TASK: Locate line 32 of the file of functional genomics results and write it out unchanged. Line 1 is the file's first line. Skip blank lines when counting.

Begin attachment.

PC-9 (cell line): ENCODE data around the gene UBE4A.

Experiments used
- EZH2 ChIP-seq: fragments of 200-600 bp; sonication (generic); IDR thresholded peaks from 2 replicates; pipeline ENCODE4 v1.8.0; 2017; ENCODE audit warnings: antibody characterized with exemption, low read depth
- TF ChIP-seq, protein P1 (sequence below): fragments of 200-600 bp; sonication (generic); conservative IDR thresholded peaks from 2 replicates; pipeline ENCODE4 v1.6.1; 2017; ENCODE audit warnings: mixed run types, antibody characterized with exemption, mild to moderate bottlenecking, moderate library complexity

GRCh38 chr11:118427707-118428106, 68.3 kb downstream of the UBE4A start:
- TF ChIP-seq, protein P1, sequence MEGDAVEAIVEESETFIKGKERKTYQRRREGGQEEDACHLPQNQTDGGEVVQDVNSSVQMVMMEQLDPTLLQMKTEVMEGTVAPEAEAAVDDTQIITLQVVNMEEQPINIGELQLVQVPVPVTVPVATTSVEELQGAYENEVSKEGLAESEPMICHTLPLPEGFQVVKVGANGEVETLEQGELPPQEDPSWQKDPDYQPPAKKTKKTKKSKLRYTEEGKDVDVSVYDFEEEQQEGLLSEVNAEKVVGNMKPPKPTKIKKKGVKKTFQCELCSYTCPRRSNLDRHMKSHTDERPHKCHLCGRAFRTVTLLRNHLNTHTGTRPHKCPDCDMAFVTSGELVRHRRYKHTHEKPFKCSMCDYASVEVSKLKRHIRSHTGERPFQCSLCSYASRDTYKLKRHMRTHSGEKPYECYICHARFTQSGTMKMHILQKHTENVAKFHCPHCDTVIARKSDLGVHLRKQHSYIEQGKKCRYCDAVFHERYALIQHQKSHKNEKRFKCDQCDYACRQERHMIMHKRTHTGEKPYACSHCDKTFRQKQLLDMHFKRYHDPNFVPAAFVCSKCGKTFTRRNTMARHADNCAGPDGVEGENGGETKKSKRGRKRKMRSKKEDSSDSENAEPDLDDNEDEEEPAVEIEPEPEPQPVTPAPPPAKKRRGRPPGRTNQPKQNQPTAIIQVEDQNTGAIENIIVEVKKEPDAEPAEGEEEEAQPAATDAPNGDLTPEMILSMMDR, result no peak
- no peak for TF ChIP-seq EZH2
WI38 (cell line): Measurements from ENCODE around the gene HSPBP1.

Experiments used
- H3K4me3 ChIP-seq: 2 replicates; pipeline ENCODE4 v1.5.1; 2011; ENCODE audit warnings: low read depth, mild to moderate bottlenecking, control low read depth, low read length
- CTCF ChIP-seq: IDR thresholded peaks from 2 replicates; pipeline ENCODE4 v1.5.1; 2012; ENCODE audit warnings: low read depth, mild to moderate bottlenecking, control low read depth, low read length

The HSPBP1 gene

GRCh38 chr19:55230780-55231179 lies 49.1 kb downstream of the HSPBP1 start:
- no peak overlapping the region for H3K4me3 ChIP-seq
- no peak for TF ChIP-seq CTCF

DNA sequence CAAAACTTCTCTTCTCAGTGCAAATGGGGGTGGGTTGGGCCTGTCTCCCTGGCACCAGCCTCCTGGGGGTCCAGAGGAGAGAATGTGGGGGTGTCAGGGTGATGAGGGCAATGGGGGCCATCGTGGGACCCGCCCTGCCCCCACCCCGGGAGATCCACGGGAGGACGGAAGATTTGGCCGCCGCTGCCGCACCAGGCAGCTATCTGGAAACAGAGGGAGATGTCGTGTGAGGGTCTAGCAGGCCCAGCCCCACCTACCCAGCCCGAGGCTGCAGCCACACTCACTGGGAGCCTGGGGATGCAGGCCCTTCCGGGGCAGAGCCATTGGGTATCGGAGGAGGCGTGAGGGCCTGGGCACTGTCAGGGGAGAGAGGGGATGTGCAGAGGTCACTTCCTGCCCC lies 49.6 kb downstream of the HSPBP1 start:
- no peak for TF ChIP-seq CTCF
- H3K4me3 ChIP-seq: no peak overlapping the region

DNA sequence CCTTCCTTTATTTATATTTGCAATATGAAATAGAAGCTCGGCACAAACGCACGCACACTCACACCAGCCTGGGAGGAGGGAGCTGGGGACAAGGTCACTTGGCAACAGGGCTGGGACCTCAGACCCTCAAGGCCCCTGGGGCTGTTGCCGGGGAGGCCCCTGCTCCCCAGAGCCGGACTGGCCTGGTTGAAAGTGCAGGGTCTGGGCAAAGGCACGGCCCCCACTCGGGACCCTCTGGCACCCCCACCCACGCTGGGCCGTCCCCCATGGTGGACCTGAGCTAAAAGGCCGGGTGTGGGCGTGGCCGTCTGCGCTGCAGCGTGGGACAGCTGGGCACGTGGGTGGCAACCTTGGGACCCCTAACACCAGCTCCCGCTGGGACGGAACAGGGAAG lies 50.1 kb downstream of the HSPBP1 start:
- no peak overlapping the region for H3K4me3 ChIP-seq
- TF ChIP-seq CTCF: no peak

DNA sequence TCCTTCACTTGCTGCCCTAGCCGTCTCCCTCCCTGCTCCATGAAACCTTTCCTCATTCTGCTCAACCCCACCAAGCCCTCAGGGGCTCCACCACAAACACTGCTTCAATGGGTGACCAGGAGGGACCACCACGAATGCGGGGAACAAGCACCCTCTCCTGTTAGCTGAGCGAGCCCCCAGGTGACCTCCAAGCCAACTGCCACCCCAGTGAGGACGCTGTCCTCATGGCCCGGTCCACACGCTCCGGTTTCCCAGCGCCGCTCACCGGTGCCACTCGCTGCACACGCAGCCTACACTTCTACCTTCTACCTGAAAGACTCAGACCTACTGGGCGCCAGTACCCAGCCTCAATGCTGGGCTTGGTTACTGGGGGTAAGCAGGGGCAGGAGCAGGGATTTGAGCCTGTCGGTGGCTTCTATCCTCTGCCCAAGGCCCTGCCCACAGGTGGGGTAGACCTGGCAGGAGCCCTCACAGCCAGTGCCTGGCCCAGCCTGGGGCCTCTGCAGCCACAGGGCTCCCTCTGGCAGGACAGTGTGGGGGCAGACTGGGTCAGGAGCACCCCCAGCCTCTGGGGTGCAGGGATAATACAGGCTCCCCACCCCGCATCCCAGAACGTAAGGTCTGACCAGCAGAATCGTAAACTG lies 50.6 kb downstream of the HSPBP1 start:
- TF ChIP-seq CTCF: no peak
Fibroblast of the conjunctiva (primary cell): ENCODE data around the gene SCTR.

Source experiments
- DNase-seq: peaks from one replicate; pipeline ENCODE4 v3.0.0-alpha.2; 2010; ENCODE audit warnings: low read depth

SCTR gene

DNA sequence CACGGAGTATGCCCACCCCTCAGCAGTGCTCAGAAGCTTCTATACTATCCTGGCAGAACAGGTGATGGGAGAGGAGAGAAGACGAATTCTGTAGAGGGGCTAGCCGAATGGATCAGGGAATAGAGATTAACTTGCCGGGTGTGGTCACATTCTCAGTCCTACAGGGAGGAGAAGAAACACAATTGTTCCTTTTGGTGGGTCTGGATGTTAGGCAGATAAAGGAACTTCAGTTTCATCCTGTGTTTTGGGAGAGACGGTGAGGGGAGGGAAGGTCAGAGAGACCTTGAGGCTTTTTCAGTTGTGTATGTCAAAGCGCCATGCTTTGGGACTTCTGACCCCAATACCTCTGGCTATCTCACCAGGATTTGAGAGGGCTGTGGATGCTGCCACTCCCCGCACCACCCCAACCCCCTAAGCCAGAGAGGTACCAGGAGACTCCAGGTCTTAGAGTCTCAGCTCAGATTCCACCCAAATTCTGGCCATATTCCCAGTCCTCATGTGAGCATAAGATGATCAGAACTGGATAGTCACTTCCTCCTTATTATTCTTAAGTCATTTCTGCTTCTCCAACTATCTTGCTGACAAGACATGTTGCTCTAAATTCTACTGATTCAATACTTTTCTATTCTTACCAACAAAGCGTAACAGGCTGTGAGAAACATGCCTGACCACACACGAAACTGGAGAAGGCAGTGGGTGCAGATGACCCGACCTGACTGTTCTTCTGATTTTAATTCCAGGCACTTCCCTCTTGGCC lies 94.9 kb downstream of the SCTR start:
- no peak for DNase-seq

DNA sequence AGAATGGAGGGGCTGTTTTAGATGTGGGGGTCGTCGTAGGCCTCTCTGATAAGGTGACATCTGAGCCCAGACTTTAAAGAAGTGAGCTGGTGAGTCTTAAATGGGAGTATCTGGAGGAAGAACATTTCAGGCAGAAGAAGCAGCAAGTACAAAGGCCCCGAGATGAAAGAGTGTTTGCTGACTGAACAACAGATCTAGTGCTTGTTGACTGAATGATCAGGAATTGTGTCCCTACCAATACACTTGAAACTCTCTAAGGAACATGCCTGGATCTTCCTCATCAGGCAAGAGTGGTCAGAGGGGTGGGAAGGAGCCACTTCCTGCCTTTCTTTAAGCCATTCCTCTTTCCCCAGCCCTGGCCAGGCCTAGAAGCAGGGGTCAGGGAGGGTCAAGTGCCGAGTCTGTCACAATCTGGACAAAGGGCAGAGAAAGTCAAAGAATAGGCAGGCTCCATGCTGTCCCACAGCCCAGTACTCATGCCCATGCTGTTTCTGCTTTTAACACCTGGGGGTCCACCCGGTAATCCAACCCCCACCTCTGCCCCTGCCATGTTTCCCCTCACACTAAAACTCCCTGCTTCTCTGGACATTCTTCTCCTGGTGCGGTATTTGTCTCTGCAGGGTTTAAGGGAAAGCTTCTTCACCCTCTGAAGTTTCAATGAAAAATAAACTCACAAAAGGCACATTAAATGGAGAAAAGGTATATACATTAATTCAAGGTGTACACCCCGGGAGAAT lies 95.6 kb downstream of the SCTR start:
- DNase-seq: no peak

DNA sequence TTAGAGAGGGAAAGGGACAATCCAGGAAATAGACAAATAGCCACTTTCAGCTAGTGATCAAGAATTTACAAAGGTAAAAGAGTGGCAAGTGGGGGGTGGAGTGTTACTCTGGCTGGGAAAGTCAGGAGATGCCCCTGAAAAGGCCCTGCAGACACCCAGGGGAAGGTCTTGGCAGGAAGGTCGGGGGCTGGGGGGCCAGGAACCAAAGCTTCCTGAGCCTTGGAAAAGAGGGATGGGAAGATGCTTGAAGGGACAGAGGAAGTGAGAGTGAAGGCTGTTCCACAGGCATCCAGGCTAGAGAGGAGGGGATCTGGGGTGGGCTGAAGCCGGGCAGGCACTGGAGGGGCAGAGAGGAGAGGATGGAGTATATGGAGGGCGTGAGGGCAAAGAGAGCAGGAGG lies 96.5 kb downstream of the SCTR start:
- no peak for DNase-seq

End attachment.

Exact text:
DNA sequence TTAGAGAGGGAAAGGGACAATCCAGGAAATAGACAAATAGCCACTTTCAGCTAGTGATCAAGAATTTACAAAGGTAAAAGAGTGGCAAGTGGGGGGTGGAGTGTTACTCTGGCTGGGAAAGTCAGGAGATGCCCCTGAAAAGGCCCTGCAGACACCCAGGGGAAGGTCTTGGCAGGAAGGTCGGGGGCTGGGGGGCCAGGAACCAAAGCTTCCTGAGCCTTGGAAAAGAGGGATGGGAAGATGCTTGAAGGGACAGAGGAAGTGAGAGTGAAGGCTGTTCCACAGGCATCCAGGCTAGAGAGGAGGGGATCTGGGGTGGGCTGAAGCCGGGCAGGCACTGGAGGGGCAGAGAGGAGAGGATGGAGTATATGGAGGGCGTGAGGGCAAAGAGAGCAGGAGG lies 96.5 kb downstream of the SCTR start: